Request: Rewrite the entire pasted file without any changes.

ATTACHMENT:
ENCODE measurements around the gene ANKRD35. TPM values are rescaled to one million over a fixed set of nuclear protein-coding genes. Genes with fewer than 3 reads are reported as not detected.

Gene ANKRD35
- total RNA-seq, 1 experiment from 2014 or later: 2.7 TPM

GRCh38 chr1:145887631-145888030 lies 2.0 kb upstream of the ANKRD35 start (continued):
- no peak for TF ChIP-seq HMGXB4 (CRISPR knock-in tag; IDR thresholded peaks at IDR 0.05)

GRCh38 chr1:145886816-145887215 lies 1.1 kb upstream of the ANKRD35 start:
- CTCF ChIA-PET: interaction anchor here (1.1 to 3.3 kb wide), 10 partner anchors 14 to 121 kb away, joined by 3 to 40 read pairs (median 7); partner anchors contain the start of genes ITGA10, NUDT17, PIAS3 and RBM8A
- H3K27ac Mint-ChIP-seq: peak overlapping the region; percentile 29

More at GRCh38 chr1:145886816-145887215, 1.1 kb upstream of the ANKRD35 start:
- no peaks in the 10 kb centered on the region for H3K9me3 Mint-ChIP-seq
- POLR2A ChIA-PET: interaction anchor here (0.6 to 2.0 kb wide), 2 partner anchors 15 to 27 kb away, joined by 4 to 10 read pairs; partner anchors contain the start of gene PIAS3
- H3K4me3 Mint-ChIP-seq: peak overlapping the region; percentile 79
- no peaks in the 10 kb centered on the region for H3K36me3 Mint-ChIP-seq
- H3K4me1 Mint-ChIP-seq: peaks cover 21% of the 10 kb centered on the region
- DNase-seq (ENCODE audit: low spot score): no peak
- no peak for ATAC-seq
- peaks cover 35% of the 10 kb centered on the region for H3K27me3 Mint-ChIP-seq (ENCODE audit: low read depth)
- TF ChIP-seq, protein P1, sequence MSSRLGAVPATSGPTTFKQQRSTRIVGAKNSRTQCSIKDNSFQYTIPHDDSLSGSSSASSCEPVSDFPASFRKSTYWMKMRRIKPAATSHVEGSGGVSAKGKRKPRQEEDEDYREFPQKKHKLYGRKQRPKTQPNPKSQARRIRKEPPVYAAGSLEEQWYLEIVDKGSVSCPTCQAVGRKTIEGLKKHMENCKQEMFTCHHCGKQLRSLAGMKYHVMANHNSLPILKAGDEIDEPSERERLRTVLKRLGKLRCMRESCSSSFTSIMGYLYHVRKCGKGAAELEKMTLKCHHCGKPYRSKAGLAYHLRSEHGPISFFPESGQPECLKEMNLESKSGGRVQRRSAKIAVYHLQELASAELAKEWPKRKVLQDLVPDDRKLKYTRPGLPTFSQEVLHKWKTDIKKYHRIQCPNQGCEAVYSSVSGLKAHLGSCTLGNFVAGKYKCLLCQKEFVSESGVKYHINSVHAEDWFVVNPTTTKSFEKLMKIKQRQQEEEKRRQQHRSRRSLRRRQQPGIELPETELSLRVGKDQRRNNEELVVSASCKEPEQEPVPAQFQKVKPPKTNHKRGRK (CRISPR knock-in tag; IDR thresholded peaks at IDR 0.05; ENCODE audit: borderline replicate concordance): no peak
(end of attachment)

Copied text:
ENCODE measurements around the gene ANKRD35. TPM values are rescaled to one million over a fixed set of nuclear protein-coding genes. Genes with fewer than 3 reads are reported as not detected.

Gene ANKRD35
- total RNA-seq, 1 experiment from 2014 or later: 2.7 TPM

GRCh38 chr1:145887631-145888030 lies 2.0 kb upstream of the ANKRD35 start (continued):
- no peak for TF ChIP-seq HMGXB4 (CRISPR knock-in tag; IDR thresholded peaks at IDR 0.05)

GRCh38 chr1:145886816-145887215 lies 1.1 kb upstream of the ANKRD35 start:
- CTCF ChIA-PET: interaction anchor here (1.1 to 3.3 kb wide), 10 partner anchors 14 to 121 kb away, joined by 3 to 40 read pairs (median 7); partner anchors contain the start of genes ITGA10, NUDT17, PIAS3 and RBM8A
- H3K27ac Mint-ChIP-seq: peak overlapping the region; percentile 29

More at GRCh38 chr1:145886816-145887215, 1.1 kb upstream of the ANKRD35 start:
- no peaks in the 10 kb centered on the region for H3K9me3 Mint-ChIP-seq
- POLR2A ChIA-PET: interaction anchor here (0.6 to 2.0 kb wide), 2 partner anchors 15 to 27 kb away, joined by 4 to 10 read pairs; partner anchors contain the start of gene PIAS3
- H3K4me3 Mint-ChIP-seq: peak overlapping the region; percentile 79
- no peaks in the 10 kb centered on the region for H3K36me3 Mint-ChIP-seq
- H3K4me1 Mint-ChIP-seq: peaks cover 21% of the 10 kb centered on the region
- DNase-seq (ENCODE audit: low spot score): no peak
- no peak for ATAC-seq
- peaks cover 35% of the 10 kb centered on the region for H3K27me3 Mint-ChIP-seq (ENCODE audit: low read depth)
- TF ChIP-seq, protein P1, sequence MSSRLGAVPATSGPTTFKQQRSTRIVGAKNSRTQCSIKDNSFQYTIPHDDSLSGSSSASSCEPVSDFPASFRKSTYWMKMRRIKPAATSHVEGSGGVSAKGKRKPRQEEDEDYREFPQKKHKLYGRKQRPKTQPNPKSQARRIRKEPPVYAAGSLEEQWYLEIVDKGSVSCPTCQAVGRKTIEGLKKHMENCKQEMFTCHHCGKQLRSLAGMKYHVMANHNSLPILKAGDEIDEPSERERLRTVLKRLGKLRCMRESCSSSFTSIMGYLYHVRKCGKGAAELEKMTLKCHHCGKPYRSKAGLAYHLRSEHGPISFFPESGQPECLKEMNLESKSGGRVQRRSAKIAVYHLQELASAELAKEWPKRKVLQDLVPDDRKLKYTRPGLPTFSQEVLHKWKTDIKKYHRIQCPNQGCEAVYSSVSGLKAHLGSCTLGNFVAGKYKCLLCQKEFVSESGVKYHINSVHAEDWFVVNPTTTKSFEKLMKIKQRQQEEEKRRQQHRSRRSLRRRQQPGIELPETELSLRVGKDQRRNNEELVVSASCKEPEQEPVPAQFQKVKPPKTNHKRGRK (CRISPR knock-in tag; IDR thresholded peaks at IDR 0.05; ENCODE audit: borderline replicate concordance): no peak